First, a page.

With unemployment skyrocketing due to the pandemic, scammers are trolling for your personal information to steal your benefits and identity. Learn how to spot them and how to stay safe!
Scammers file unemployment claims in someone else’s name to collect benefits, or they claim to be employed at businesses where they have never held jobs. Victims are then denied their own benefits.
Scammers sometimes impersonate government employees and offer to help victims complete their applications for unemployment insurance. These scammers are trying to get personal information to steal benefits from victims – or worse, to use the information to steal victims’ identities.
Some scammers request victims make payments to receive their benefits; the money goes directly to scammers and the victims’ unemployment claims are never filed.
Being asked for payment in order to receive unemployment benefits is a red flag. There are never fees involved in filing or qualifying for unemployment insurance, and government officials never ask for personal information over the phone unless phone appointments are scheduled.
UNEMPLOYMENT MULE SCAMS
Scammers file unemployment claims in someone else’s name to have benefits directly deposited to another individual’s banking account.
Unsuspecting third parties (the account holders) believe they are helping “friends” collect their benefits. Scammers may ask for these funds to be withdrawn and then sent to them in the form of gift cards or money orders – and sometimes offer account holders to keep a small portion of the proceeds for their “help.” The funds are discovered to be fraudulently credited to account holders, who are then out the money when it is deducted from their accounts.
Practices to avoid:
Giving out account information for someone else’s direct deposit. Not only have you provided another party with your account information, but you have also provided authority to debit your account later.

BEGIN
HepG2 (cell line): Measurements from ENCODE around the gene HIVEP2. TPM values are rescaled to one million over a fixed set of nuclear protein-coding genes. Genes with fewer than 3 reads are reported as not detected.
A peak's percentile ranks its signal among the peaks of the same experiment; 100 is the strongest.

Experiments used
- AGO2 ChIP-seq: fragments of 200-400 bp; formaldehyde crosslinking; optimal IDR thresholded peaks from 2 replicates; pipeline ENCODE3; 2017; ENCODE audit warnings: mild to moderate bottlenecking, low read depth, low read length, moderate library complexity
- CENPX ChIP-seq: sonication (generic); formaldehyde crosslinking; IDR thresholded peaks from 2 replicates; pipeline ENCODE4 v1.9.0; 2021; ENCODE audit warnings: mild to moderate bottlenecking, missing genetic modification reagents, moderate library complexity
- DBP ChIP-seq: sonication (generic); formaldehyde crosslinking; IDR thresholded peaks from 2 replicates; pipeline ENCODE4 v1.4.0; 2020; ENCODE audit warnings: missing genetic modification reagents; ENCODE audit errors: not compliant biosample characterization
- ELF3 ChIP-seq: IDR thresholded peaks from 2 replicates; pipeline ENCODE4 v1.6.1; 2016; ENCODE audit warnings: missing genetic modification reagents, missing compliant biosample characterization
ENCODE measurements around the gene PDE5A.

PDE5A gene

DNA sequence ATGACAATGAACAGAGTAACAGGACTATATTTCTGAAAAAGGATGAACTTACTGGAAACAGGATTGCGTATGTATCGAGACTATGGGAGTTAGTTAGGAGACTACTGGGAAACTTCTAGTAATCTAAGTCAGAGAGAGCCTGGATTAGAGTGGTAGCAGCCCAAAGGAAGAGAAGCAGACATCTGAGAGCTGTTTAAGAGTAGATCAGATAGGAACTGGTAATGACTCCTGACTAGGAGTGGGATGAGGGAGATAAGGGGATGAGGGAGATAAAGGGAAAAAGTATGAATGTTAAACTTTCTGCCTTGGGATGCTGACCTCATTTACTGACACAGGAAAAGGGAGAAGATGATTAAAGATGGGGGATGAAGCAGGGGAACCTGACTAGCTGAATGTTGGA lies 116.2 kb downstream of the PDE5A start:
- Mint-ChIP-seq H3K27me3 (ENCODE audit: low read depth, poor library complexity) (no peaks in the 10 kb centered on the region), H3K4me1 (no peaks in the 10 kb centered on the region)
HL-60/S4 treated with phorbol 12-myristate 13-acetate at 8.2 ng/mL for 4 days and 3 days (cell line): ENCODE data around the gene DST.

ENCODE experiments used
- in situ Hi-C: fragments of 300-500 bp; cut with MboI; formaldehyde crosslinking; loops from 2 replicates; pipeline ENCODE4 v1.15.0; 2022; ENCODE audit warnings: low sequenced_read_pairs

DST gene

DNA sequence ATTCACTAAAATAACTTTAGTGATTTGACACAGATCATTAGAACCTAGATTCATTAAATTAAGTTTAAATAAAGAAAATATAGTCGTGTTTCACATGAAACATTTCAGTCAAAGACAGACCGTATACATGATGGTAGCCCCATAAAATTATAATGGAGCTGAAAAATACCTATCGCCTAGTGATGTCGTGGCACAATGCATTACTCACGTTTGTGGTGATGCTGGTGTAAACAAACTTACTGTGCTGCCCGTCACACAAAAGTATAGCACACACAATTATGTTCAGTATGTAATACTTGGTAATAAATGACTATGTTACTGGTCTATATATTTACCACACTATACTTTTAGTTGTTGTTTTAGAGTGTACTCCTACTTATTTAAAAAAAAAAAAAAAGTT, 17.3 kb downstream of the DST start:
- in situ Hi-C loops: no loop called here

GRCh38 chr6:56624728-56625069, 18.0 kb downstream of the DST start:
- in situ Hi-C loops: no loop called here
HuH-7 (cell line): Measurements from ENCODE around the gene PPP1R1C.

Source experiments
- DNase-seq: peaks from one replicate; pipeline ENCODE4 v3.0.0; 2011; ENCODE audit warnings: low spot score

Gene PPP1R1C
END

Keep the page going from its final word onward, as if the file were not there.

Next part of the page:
Expecting “free money.” Being asked to send any money back to someone while keeping a small portion is a red flag.
Withdrawing unexpected deposits. Contact your financial institution if you receive unexpected funds in your account.
HOW TO FILE UNEMPLOYMENT BENEFITS IN OHIO
Find frequently asked questions regarding unemployment eligibility, the unemployment application process, information related to the CARES Act, and the latest news by visiting *https://unemploymenthelp.ohio.gov/.
Scammers present themselves as potential employers. They contact jobseekers by phone or email to trick prospective employees into believing they have jobs available, but their true goals are to collect personal information or to receive money.
Some common characteristics of jobseeker scams include:
Requesting personally identifiable information, such as a Social Security number
Offering a job that seems too good to be true
Not recognizing the caller or sender
Failing to list a specific job
Referencing an unposted resume
Offering to sell a jobseeker something like a “starter kit”
Offering to pay wages with bank account transfers
HOW TO REPORT A SCAM
Visit the Ohio Attorney General website at *https://www.ohioattorneygeneral.gov/About-AG/Contact/Report-A-Scam and/or the Federal Bureau of Investigation Internet Crime Complaint Center (IC3) website at www.ic3.gov to report scams.
WHAT TO DO IF YOU ARE A VICTIM OF IDENTITY THEFT
Visit the Ohio Attorney General Identity Theft page at *https://www.ohioattorneygeneral.gov/IdentityTheft. Read and follow the instructions.
File a complaint with the Federal Trade Commission (FTC) online at www.identitytheft.gov or call 877-ID-THEFT. In addition, the FTC recommends that you:
File a police report. Also obtain a copy of the report to submit to your creditors and others that may require proof of the crime.
Notify one credit bureau and ask it to put a fraud alert on your credit report. Contact information for the national credit bureaus can be found on the FTC website at www.consumer.ftc.gov.
Request a free credit report from www.annualcreditreport.com and review it for any fraudulent activity.
Close accounts that you know or believe have been tampered with or opened fraudulently.
*Sensitive information should never be shared on a site without verifying its security. The hyperlinks above include the ‘s’ after the ‘http’ in the web address confirming its security.